Homeschool


I called that very night and enrolled him into an Independent Study Homeschooling program.  I will teach him myself.  He has had his spirit broken down at school year after year.  How is he supposed to succeed at anything if he’s constantly being told he’s not good enough?  During the previous weekend, I had told him he was perfect to me.  That resulted in my son bursting into tears and thanking me.  Then he went to his room to sob…again.  At that point, I put my face in my hands and cried too.  I had never felt so helpless.  I can’t let them continue to destroy my son.  They will lead him to suicide, he’s already high risk just due to his disabilities.  I have to take control of his education and stop this nonsense.

I had him officially enrolled in homeschooling by the end of the day on Thursday and withdrew him from public school on Friday.  I needed to start doing damage control right away and get him built back up, his confidence level is at an all time low.  Since the principal had offered reassurance at the beginning of the year, I wanted to give her a personal explanation of what happened and why I pulled him out.  So I wrote her a letter and sent it to her via email.  It is entirely rhetorical and I am quite certain that I will never hear from that school again.  But I held my head high and explained to her my reasoning while getting everything off my chest at the same time.  This allowed me to close that chapter and move right on to the next.

Focused on Success

Focused on Success

Now, my son and I have just finished our first week of homeschooling.  It went pretty well and he is starting to get back to himself again.  He’s much happier now and is excited to learn again.  I think this was the right decision, at the right time.  That said, this may be right for my child and may not be right for everybody.  As parents, we have to understand that our children are unique and we have to find what will work for them.  I fought the public school system real hard for six years before giving up on them.  But I will not give up on my son.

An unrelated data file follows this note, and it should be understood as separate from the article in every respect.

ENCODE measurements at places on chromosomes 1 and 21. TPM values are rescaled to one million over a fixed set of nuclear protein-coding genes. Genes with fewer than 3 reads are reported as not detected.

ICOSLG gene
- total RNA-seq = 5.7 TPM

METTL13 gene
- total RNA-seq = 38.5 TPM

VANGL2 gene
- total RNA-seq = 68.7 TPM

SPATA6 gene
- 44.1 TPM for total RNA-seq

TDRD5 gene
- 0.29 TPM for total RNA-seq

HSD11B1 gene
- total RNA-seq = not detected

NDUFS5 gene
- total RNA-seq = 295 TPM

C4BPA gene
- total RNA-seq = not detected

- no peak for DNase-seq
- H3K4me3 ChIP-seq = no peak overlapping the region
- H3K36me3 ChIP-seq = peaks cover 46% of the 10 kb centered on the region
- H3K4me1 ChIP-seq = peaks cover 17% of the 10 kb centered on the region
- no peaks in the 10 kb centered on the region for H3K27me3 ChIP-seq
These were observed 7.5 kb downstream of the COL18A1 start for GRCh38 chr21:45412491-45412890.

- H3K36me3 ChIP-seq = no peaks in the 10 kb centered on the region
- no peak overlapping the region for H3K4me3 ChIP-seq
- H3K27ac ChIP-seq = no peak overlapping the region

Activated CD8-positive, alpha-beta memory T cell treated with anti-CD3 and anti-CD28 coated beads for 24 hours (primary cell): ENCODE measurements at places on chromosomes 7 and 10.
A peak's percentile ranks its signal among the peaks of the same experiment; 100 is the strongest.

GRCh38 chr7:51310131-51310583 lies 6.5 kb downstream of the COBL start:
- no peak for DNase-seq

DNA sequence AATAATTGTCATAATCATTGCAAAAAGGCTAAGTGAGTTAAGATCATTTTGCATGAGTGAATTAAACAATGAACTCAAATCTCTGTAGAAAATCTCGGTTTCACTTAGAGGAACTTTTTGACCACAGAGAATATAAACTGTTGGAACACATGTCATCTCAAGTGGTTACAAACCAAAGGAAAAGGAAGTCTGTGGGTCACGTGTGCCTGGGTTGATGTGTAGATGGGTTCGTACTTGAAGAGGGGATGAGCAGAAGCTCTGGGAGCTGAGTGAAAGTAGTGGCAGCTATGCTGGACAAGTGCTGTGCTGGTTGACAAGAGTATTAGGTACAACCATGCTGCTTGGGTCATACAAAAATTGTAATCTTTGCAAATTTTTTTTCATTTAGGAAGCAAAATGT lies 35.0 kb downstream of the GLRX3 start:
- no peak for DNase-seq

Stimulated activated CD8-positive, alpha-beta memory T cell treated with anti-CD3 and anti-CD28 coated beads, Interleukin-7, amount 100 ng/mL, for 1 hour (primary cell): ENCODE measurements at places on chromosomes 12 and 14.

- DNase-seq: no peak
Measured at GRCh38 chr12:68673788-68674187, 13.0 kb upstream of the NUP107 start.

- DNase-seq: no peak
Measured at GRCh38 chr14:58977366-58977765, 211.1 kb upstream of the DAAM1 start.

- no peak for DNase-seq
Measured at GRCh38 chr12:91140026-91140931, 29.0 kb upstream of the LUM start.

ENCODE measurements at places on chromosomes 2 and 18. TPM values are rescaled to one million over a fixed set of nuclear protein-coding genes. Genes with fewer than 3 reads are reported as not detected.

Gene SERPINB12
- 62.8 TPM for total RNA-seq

If you are fighting similar battles with your own children and would like to talk or learn about potential options, please feel free to reach out to me.  I’m happy to share what I know and what I’ve tried in hopes that it will help another unique child.

Happy Parenting!

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Letter to the Principal

Plan

Far From Speechless

The Letter


Dear Principal,

When I met with you and the rest of the team last year, we talked about how hard the transition to middle school would be for my son.  He has always struggled with changes to his routine and it is well known that students with disabilities typically take at least six months to adjust to the changes from elementary school to middle school.  You were concerned about the amount of homework there would be and you worried that Zack would not be able to handle the 4 to 5 hours of homework per night that you expected there to be in the magnet program.  However, you assured me that as long as my son showed that he was trying, he would not be kicked out of the magnet program or the school.